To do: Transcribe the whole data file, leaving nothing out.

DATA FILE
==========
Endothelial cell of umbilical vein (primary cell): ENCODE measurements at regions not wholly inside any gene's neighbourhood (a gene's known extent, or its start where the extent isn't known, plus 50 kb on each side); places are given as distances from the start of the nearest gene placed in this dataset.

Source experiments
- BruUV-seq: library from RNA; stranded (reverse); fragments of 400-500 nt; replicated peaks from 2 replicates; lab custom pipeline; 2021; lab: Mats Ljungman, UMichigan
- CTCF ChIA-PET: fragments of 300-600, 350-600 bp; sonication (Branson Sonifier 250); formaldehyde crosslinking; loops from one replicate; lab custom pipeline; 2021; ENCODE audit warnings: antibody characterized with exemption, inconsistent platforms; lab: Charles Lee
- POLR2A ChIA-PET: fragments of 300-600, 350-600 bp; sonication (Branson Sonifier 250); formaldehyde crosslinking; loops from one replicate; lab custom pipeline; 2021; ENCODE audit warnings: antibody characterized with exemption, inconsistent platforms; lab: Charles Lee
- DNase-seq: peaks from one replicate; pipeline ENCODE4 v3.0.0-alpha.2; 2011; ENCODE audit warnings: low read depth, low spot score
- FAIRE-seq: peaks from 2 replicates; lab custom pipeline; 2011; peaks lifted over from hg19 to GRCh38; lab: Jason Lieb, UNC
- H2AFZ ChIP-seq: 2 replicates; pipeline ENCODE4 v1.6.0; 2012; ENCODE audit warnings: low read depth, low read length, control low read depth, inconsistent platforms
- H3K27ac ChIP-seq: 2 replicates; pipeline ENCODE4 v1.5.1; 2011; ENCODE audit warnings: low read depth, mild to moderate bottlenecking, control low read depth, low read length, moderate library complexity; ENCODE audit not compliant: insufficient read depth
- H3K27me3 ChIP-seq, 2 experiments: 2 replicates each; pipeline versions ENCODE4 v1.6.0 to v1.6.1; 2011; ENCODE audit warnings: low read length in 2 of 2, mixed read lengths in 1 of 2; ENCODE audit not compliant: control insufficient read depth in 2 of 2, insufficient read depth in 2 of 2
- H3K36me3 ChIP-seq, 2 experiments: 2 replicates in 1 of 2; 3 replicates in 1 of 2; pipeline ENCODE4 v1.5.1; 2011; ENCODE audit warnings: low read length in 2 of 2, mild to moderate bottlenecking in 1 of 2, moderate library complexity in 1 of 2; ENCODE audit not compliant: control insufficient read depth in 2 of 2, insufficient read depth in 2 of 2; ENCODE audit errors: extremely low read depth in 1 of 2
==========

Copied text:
Endothelial cell of umbilical vein (primary cell): ENCODE measurements at regions not wholly inside any gene's neighbourhood (a gene's known extent, or its start where the extent isn't known, plus 50 kb on each side); places are given as distances from the start of the nearest gene placed in this dataset.

Source experiments
- BruUV-seq: library from RNA; stranded (reverse); fragments of 400-500 nt; replicated peaks from 2 replicates; lab custom pipeline; 2021; lab: Mats Ljungman, UMichigan
- CTCF ChIA-PET: fragments of 300-600, 350-600 bp; sonication (Branson Sonifier 250); formaldehyde crosslinking; loops from one replicate; lab custom pipeline; 2021; ENCODE audit warnings: antibody characterized with exemption, inconsistent platforms; lab: Charles Lee
- POLR2A ChIA-PET: fragments of 300-600, 350-600 bp; sonication (Branson Sonifier 250); formaldehyde crosslinking; loops from one replicate; lab custom pipeline; 2021; ENCODE audit warnings: antibody characterized with exemption, inconsistent platforms; lab: Charles Lee
- DNase-seq: peaks from one replicate; pipeline ENCODE4 v3.0.0-alpha.2; 2011; ENCODE audit warnings: low read depth, low spot score
- FAIRE-seq: peaks from 2 replicates; lab custom pipeline; 2011; peaks lifted over from hg19 to GRCh38; lab: Jason Lieb, UNC
- H2AFZ ChIP-seq: 2 replicates; pipeline ENCODE4 v1.6.0; 2012; ENCODE audit warnings: low read depth, low read length, control low read depth, inconsistent platforms
- H3K27ac ChIP-seq: 2 replicates; pipeline ENCODE4 v1.5.1; 2011; ENCODE audit warnings: low read depth, mild to moderate bottlenecking, control low read depth, low read length, moderate library complexity; ENCODE audit not compliant: insufficient read depth
- H3K27me3 ChIP-seq, 2 experiments: 2 replicates each; pipeline versions ENCODE4 v1.6.0 to v1.6.1; 2011; ENCODE audit warnings: low read length in 2 of 2, mixed read lengths in 1 of 2; ENCODE audit not compliant: control insufficient read depth in 2 of 2, insufficient read depth in 2 of 2
- H3K36me3 ChIP-seq, 2 experiments: 2 replicates in 1 of 2; 3 replicates in 1 of 2; pipeline ENCODE4 v1.5.1; 2011; ENCODE audit warnings: low read length in 2 of 2, mild to moderate bottlenecking in 1 of 2, moderate library complexity in 1 of 2; ENCODE audit not compliant: control insufficient read depth in 2 of 2, insufficient read depth in 2 of 2; ENCODE audit errors: extremely low read depth in 1 of 2